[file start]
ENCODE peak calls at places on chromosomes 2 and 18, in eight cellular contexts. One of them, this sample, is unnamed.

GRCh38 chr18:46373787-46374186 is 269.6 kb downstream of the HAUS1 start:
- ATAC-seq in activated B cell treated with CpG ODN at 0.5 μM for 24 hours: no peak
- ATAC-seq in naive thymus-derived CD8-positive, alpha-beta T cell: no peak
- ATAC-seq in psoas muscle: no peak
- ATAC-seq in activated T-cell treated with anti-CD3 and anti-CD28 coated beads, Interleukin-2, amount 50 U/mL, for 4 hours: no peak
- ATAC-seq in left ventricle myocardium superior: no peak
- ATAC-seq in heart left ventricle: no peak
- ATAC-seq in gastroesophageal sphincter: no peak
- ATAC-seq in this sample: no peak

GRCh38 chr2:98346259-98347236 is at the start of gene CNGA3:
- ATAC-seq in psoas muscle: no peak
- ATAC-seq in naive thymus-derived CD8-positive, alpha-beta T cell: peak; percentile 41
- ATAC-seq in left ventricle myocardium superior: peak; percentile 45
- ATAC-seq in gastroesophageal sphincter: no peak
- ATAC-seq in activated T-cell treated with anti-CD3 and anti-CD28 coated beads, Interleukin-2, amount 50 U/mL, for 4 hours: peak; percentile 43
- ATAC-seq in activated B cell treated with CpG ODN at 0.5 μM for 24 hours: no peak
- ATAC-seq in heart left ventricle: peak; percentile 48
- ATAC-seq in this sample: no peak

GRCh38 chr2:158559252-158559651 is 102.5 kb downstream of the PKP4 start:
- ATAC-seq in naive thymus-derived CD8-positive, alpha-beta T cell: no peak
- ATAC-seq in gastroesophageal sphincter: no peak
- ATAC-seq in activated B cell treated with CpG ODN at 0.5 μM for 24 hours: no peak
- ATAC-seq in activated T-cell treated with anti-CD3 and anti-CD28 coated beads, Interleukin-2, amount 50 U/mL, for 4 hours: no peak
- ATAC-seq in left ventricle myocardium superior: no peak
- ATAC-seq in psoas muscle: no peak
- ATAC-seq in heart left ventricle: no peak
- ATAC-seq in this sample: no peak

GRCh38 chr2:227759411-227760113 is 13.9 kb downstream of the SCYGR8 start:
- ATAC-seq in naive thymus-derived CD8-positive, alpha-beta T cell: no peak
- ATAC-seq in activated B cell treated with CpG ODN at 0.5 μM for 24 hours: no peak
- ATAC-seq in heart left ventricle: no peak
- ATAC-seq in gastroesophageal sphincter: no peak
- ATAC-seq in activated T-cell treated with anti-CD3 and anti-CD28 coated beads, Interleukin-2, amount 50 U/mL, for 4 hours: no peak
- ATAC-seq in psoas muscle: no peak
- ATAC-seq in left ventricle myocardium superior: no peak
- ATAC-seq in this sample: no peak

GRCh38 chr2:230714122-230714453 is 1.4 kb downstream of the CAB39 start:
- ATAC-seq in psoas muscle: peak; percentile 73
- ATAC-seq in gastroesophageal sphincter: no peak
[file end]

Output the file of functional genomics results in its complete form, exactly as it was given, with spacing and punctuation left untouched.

ENCODE peak calls at places on chromosomes 2 and 18, in eight cellular contexts. One of them, this sample, is unnamed.

GRCh38 chr18:46373787-46374186 is 269.6 kb downstream of the HAUS1 start:
- ATAC-seq in activated B cell treated with CpG ODN at 0.5 μM for 24 hours: no peak
- ATAC-seq in naive thymus-derived CD8-positive, alpha-beta T cell: no peak
- ATAC-seq in psoas muscle: no peak
- ATAC-seq in activated T-cell treated with anti-CD3 and anti-CD28 coated beads, Interleukin-2, amount 50 U/mL, for 4 hours: no peak
- ATAC-seq in left ventricle myocardium superior: no peak
- ATAC-seq in heart left ventricle: no peak
- ATAC-seq in gastroesophageal sphincter: no peak
- ATAC-seq in this sample: no peak

GRCh38 chr2:98346259-98347236 is at the start of gene CNGA3:
- ATAC-seq in psoas muscle: no peak
- ATAC-seq in naive thymus-derived CD8-positive, alpha-beta T cell: peak; percentile 41
- ATAC-seq in left ventricle myocardium superior: peak; percentile 45
- ATAC-seq in gastroesophageal sphincter: no peak
- ATAC-seq in activated T-cell treated with anti-CD3 and anti-CD28 coated beads, Interleukin-2, amount 50 U/mL, for 4 hours: peak; percentile 43
- ATAC-seq in activated B cell treated with CpG ODN at 0.5 μM for 24 hours: no peak
- ATAC-seq in heart left ventricle: peak; percentile 48
- ATAC-seq in this sample: no peak

GRCh38 chr2:158559252-158559651 is 102.5 kb downstream of the PKP4 start:
- ATAC-seq in naive thymus-derived CD8-positive, alpha-beta T cell: no peak
- ATAC-seq in gastroesophageal sphincter: no peak
- ATAC-seq in activated B cell treated with CpG ODN at 0.5 μM for 24 hours: no peak
- ATAC-seq in activated T-cell treated with anti-CD3 and anti-CD28 coated beads, Interleukin-2, amount 50 U/mL, for 4 hours: no peak
- ATAC-seq in left ventricle myocardium superior: no peak
- ATAC-seq in psoas muscle: no peak
- ATAC-seq in heart left ventricle: no peak
- ATAC-seq in this sample: no peak

GRCh38 chr2:227759411-227760113 is 13.9 kb downstream of the SCYGR8 start:
- ATAC-seq in naive thymus-derived CD8-positive, alpha-beta T cell: no peak
- ATAC-seq in activated B cell treated with CpG ODN at 0.5 μM for 24 hours: no peak
- ATAC-seq in heart left ventricle: no peak
- ATAC-seq in gastroesophageal sphincter: no peak
- ATAC-seq in activated T-cell treated with anti-CD3 and anti-CD28 coated beads, Interleukin-2, amount 50 U/mL, for 4 hours: no peak
- ATAC-seq in psoas muscle: no peak
- ATAC-seq in left ventricle myocardium superior: no peak
- ATAC-seq in this sample: no peak

GRCh38 chr2:230714122-230714453 is 1.4 kb downstream of the CAB39 start:
- ATAC-seq in psoas muscle: peak; percentile 73
- ATAC-seq in gastroesophageal sphincter: no peak